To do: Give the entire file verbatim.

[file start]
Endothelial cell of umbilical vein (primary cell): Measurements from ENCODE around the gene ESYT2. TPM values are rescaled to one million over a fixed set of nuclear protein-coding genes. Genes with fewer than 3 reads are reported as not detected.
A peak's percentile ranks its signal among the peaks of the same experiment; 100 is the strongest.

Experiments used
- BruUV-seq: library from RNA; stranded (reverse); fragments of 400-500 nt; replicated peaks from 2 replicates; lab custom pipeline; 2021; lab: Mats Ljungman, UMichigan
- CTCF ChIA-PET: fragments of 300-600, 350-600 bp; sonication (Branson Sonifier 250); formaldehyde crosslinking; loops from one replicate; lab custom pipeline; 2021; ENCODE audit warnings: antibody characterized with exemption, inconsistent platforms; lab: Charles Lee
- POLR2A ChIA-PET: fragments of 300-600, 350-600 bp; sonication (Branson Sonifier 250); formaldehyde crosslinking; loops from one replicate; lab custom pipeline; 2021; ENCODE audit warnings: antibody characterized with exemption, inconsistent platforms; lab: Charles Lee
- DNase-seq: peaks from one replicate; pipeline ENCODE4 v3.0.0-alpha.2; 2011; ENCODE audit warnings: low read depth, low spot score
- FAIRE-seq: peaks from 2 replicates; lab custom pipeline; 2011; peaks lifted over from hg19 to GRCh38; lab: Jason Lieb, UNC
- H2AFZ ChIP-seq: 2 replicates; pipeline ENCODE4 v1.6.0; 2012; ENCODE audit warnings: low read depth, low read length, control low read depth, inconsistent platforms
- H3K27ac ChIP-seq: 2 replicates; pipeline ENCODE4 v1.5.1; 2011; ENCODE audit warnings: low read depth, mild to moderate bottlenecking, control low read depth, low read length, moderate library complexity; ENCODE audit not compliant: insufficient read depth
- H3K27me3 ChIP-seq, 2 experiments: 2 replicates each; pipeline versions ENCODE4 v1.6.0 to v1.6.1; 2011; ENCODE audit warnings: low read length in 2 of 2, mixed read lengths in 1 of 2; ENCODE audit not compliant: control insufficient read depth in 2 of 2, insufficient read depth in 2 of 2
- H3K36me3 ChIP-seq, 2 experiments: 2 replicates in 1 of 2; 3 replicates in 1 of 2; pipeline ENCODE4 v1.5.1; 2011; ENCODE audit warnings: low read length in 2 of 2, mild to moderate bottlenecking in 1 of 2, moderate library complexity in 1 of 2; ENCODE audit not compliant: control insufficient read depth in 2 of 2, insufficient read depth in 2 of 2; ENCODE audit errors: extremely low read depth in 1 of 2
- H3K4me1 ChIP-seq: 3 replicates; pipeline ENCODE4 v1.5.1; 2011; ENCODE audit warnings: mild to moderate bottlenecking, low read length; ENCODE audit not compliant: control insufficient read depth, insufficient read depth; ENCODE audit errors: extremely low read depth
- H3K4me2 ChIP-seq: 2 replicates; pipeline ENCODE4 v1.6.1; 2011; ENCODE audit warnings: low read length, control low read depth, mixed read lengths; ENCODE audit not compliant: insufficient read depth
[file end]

Endothelial cell of umbilical vein (primary cell): Measurements from ENCODE around the gene ESYT2. TPM values are rescaled to one million over a fixed set of nuclear protein-coding genes. Genes with fewer than 3 reads are reported as not detected.
A peak's percentile ranks its signal among the peaks of the same experiment; 100 is the strongest.

Experiments used
- BruUV-seq: library from RNA; stranded (reverse); fragments of 400-500 nt; replicated peaks from 2 replicates; lab custom pipeline; 2021; lab: Mats Ljungman, UMichigan
- CTCF ChIA-PET: fragments of 300-600, 350-600 bp; sonication (Branson Sonifier 250); formaldehyde crosslinking; loops from one replicate; lab custom pipeline; 2021; ENCODE audit warnings: antibody characterized with exemption, inconsistent platforms; lab: Charles Lee
- POLR2A ChIA-PET: fragments of 300-600, 350-600 bp; sonication (Branson Sonifier 250); formaldehyde crosslinking; loops from one replicate; lab custom pipeline; 2021; ENCODE audit warnings: antibody characterized with exemption, inconsistent platforms; lab: Charles Lee
- DNase-seq: peaks from one replicate; pipeline ENCODE4 v3.0.0-alpha.2; 2011; ENCODE audit warnings: low read depth, low spot score
- FAIRE-seq: peaks from 2 replicates; lab custom pipeline; 2011; peaks lifted over from hg19 to GRCh38; lab: Jason Lieb, UNC
- H2AFZ ChIP-seq: 2 replicates; pipeline ENCODE4 v1.6.0; 2012; ENCODE audit warnings: low read depth, low read length, control low read depth, inconsistent platforms
- H3K27ac ChIP-seq: 2 replicates; pipeline ENCODE4 v1.5.1; 2011; ENCODE audit warnings: low read depth, mild to moderate bottlenecking, control low read depth, low read length, moderate library complexity; ENCODE audit not compliant: insufficient read depth
- H3K27me3 ChIP-seq, 2 experiments: 2 replicates each; pipeline versions ENCODE4 v1.6.0 to v1.6.1; 2011; ENCODE audit warnings: low read length in 2 of 2, mixed read lengths in 1 of 2; ENCODE audit not compliant: control insufficient read depth in 2 of 2, insufficient read depth in 2 of 2
- H3K36me3 ChIP-seq, 2 experiments: 2 replicates in 1 of 2; 3 replicates in 1 of 2; pipeline ENCODE4 v1.5.1; 2011; ENCODE audit warnings: low read length in 2 of 2, mild to moderate bottlenecking in 1 of 2, moderate library complexity in 1 of 2; ENCODE audit not compliant: control insufficient read depth in 2 of 2, insufficient read depth in 2 of 2; ENCODE audit errors: extremely low read depth in 1 of 2
- H3K4me1 ChIP-seq: 3 replicates; pipeline ENCODE4 v1.5.1; 2011; ENCODE audit warnings: mild to moderate bottlenecking, low read length; ENCODE audit not compliant: control insufficient read depth, insufficient read depth; ENCODE audit errors: extremely low read depth
- H3K4me2 ChIP-seq: 2 replicates; pipeline ENCODE4 v1.6.1; 2011; ENCODE audit warnings: low read length, control low read depth, mixed read lengths; ENCODE audit not compliant: insufficient read depth